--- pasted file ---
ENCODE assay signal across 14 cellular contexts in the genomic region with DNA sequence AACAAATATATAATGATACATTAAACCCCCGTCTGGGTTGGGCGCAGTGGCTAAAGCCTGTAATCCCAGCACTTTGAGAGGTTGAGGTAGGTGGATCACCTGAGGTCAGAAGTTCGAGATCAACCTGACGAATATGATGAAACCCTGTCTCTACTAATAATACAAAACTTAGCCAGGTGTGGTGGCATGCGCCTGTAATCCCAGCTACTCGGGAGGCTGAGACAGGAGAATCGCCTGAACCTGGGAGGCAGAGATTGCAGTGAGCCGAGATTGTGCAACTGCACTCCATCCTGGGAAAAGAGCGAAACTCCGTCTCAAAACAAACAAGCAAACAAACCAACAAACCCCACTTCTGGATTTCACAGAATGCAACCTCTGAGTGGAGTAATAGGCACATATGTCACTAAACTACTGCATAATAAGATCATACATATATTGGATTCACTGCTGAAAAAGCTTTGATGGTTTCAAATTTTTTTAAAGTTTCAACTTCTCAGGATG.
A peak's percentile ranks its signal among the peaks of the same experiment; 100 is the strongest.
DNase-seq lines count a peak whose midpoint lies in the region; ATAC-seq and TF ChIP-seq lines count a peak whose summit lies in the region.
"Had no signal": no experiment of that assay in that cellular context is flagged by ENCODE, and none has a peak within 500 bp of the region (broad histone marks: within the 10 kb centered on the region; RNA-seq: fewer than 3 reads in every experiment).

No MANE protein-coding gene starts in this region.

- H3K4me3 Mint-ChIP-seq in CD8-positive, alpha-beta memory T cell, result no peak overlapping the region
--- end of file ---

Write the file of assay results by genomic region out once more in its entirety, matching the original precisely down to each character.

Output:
ENCODE assay signal across 14 cellular contexts in the genomic region with DNA sequence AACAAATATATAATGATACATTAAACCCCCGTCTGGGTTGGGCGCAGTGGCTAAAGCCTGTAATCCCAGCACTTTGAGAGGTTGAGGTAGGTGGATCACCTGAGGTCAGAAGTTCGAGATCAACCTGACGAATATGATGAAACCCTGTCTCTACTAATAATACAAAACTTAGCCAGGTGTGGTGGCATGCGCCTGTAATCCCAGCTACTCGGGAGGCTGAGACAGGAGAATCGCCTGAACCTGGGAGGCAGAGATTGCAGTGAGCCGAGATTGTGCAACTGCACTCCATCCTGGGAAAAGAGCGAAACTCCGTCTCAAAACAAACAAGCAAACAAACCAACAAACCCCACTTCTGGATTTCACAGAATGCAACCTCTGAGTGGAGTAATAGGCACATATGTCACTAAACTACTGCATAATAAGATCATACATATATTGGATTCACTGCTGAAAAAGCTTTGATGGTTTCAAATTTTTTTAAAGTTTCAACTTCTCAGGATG.
A peak's percentile ranks its signal among the peaks of the same experiment; 100 is the strongest.
DNase-seq lines count a peak whose midpoint lies in the region; ATAC-seq and TF ChIP-seq lines count a peak whose summit lies in the region.
"Had no signal": no experiment of that assay in that cellular context is flagged by ENCODE, and none has a peak within 500 bp of the region (broad histone marks: within the 10 kb centered on the region; RNA-seq: fewer than 3 reads in every experiment).

No MANE protein-coding gene starts in this region.

- H3K4me3 Mint-ChIP-seq in CD8-positive, alpha-beta memory T cell, result no peak overlapping the region